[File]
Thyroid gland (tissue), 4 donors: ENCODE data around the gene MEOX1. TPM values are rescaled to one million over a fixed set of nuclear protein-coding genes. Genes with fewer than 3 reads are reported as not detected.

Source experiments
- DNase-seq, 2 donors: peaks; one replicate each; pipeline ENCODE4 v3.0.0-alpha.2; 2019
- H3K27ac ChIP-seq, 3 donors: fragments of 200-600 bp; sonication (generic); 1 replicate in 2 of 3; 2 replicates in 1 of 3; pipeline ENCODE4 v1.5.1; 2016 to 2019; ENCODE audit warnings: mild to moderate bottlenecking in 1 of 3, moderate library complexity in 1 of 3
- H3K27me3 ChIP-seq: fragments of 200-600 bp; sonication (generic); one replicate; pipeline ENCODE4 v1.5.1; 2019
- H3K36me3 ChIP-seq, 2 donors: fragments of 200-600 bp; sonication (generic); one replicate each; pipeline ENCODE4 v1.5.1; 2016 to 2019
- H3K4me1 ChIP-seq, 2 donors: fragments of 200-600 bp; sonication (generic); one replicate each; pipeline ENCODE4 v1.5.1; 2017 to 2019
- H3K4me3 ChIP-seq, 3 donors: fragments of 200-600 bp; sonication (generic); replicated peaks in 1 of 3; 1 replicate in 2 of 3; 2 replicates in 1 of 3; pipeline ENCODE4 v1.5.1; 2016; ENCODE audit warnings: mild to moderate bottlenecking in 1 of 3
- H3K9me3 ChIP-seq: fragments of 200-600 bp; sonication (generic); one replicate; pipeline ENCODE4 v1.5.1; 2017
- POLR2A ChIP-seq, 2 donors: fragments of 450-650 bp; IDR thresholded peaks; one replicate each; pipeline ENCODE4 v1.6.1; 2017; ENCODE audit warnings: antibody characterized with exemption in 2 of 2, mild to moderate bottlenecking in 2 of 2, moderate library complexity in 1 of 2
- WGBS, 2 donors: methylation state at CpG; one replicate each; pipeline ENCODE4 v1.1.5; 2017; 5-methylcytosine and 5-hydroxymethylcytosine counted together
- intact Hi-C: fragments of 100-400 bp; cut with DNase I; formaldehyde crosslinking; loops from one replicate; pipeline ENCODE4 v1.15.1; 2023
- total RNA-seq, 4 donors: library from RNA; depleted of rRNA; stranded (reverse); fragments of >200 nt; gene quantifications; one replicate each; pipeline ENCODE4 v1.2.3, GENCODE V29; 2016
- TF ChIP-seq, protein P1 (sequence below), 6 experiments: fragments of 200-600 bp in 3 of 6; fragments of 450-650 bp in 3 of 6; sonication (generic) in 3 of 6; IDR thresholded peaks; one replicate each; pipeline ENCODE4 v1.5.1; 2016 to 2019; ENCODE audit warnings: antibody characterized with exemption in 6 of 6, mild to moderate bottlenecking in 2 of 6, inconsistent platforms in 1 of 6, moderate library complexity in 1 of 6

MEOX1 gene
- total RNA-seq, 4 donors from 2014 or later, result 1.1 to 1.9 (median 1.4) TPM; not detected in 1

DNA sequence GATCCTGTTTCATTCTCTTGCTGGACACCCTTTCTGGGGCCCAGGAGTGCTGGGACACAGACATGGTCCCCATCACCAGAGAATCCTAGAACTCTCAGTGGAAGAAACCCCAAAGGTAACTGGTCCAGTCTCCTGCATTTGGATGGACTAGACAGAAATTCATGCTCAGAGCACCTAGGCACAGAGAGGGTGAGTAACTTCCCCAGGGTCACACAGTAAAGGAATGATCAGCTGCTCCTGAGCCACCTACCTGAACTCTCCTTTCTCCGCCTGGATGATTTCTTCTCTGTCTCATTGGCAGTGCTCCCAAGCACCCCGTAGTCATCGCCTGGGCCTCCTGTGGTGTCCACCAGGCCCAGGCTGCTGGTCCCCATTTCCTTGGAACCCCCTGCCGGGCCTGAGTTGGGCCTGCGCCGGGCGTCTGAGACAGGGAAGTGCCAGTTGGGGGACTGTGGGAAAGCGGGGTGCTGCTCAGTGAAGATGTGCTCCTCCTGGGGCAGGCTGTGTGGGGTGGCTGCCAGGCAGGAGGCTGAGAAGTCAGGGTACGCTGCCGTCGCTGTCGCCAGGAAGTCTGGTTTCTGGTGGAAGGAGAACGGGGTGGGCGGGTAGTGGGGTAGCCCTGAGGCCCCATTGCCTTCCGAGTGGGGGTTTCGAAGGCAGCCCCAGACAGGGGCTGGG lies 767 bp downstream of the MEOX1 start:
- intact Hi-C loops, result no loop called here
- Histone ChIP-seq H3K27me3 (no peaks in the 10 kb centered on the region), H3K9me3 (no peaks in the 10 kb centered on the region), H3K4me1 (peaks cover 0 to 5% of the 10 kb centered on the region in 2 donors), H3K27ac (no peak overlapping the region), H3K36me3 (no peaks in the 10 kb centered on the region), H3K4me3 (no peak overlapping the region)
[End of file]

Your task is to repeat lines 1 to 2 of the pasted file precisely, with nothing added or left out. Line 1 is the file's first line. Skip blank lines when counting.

Thyroid gland (tissue), 4 donors: ENCODE data around the gene MEOX1. TPM values are rescaled to one million over a fixed set of nuclear protein-coding genes. Genes with fewer than 3 reads are reported as not detected.

Source experiments